Willy Borsus, Vice-President of the Walloon Government, Minister for the Economy and Research: "For more than 50 years, the Liège Space Centre has acquired internationally recognised experience and embodies a sector that occupies a prominent place in the Walloon economy. Indeed, the aerospace sector in Wallonia has 1,800 direct full-time employees and an annual turnover of 350 million euros. Through its Walloon Recovery Plan, the Walloon Government intends to develop a Walloon space value chain, for example in the launcher sector, as part of the New Space dynamic, and thus defend - and strengthen - its position as international leader. The CSL has a key role to play in this ambition."


Christophe GRODENT



The EUCLID telescope is a space mission of ESA's Cosmic Vision programme. The instrument will help to better understand how our Universe came into being by making measurements related to dark matter and dark energy. Experts estimate that dark matter makes up 27% of our Universe and dark energy 68%.

EUCLID is currently being tested at CSL. The centre is providing Airbus with the test facility (FOCAL-5, a 5-metre diameter vacuum chamber with hyper-cold thermal panels and extreme cleanliness) to qualify the instrument before its launch.

The test started on 17 May 2021 for a duration of 50 days under vacuum.


About the CSL (Liège Space Center)

Created in 1964 by the University of Liege, the Centre Spatial de Liège / Liège Space Center (CSL) is an applied research centre focused on the design of space observation instruments with environmental testing facilities serving the European Space Agency (ESA), the space industry and regional companies. For nearly 60 years, the CSL has been developing advanced technologies in optics, electronics, mechanics and thermics.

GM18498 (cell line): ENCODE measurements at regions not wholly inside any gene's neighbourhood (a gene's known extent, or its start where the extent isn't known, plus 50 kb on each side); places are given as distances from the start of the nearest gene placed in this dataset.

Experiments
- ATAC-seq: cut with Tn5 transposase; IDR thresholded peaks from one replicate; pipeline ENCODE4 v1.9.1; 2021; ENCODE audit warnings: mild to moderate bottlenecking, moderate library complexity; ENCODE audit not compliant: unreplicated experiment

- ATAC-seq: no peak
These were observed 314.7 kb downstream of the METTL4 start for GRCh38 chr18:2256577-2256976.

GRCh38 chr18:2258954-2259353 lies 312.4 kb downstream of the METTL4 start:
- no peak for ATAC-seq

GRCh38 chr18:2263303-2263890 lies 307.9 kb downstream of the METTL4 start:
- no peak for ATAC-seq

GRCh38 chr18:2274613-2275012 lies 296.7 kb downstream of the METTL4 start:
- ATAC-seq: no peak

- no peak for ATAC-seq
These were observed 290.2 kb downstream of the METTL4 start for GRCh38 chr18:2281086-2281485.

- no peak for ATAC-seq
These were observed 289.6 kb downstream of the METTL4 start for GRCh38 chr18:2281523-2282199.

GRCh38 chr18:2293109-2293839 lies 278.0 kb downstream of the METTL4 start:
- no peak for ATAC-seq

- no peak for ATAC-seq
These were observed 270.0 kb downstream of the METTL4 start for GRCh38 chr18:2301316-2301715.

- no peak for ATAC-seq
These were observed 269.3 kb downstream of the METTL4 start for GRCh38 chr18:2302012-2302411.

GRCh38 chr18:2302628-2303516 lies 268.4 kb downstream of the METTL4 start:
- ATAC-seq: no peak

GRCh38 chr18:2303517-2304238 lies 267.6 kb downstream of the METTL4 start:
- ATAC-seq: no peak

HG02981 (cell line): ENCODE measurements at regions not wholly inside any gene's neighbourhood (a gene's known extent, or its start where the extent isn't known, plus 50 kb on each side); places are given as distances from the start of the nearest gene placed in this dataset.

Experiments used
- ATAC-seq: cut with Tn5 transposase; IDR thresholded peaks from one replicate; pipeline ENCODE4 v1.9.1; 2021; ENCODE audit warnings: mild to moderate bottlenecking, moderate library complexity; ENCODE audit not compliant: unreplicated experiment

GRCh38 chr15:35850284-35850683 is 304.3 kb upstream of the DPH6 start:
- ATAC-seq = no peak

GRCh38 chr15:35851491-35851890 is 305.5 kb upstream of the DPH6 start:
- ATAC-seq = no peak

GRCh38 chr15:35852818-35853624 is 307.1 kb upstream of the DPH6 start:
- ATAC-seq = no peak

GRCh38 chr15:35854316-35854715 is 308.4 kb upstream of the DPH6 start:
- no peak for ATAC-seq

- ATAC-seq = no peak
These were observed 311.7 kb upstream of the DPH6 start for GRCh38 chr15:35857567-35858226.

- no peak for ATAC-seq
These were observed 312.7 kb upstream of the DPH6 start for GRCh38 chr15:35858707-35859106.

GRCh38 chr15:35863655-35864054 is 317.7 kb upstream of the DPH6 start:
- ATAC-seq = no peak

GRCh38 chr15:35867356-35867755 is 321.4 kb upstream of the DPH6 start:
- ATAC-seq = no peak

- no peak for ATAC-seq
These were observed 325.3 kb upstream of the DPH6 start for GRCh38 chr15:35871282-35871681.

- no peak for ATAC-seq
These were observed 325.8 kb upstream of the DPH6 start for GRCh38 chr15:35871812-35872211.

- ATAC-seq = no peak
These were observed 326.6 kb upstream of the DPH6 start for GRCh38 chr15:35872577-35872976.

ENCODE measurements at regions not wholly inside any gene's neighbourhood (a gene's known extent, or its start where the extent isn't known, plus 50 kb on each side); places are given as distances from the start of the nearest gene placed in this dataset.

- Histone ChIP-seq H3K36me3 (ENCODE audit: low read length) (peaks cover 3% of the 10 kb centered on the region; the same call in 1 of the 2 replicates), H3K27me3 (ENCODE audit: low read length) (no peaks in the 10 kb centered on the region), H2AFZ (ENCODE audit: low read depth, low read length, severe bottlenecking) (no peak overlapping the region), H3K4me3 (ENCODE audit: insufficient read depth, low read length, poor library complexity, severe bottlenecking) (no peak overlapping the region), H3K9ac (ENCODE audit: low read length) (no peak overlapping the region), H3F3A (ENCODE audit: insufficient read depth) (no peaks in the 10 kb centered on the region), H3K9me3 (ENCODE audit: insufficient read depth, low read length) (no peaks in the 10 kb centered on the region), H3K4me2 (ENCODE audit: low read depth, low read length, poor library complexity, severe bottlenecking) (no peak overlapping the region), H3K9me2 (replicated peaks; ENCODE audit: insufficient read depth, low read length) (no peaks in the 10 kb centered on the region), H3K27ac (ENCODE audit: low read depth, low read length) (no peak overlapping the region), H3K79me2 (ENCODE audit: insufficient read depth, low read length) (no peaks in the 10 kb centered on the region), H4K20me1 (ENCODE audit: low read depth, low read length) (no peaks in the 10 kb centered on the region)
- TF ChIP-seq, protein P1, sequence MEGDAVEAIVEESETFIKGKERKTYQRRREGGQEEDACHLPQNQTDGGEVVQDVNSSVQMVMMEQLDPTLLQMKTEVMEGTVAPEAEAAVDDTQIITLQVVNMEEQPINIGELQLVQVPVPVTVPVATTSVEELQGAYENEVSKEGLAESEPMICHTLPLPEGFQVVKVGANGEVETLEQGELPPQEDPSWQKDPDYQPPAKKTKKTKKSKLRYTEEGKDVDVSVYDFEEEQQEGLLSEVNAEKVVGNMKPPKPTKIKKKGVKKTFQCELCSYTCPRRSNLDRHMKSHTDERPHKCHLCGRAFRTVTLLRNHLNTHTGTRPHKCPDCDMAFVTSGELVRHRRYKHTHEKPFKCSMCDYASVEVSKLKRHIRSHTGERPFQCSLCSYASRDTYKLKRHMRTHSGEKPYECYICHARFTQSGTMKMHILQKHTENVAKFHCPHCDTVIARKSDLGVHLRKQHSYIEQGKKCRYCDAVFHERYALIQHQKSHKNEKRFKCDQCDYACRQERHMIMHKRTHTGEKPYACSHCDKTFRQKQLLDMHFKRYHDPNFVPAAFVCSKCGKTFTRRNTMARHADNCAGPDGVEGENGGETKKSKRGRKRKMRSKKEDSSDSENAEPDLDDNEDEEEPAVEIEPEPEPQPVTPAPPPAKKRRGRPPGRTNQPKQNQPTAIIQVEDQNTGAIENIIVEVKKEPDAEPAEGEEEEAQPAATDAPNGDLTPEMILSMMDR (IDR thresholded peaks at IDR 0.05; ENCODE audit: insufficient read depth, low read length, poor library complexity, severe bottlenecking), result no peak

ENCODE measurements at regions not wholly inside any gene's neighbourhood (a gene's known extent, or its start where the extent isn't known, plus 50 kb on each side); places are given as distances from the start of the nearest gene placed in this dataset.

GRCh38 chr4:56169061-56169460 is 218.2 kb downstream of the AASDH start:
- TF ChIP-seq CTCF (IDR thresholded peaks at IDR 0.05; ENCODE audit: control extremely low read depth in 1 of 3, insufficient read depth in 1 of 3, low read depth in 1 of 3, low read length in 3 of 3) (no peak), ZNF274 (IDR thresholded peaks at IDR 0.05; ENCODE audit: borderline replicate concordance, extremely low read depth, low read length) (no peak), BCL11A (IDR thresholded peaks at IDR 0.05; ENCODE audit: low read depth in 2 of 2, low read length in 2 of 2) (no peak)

Among the CSL's remarkable equipment are its vacuum chambers (FOCAL: Facilité Optique de Calibration à Liège) of different diameters, which are installed in ultra-clean rooms and which allow the simulation of the severe space environment in order to test the operation of satellites and their instruments. The CSL also has at its disposal the stimuli and optical calibration systems necessary for the validation of the systems and instruments that it designs or that are entrusted to it. In addition, CSL is developing expertise in coating and surface engineering technologies (micro-texturing, ion beam polishing, etc.).

CSL maintains an approved quality management system based on the requirements of the European EN9100 and ESA (ECSS) systems to ensure the highest quality of its services. Many of the scientific instruments for notable ESA and some NASA missions have been designed, built and tested at CSL. Others have also undergone space qualification in its clean rooms: EIT-SOHO, OM-XMM, FUV-SI-IMAGE, OMC-Integral, HI-STEREO, COROT, PACS-HERSCHEL, PLANCK, SWAP-Lyra-Proba-2, JUNO, GAIA, Tropomi, MIRI-JWST, EUI-HI- Solar Orbiter, CHEOPS, WISPR-Solar Probe Plus, FUV-ICON, MSI, Aeolus, Atlid, EUCLID, etc.

As a world-renowned centre of expertise, the CSL collaborates with numerous European and international institutions (ESA, CNES, Thales Alenia Space, Belgospace, NASA, JAXA, ISRO, KARI, Airbus Defense and Space, FEDER, Wallonie, BELSPO, Wallonie Espace, etc.) and works on the continuous development of its performances in order to prepare for the evolutions of the space industry and to remain a key partner in space instrumentation and associated calibration as well as in the value chain of space data processing.

As a university research centre, the CSL allows students from the University of Liège, supervised by their teachers, to develop and build their scientific projects.

The CSL, located in the heart of the Liège Science Park, employs around one hundred highly qualified people.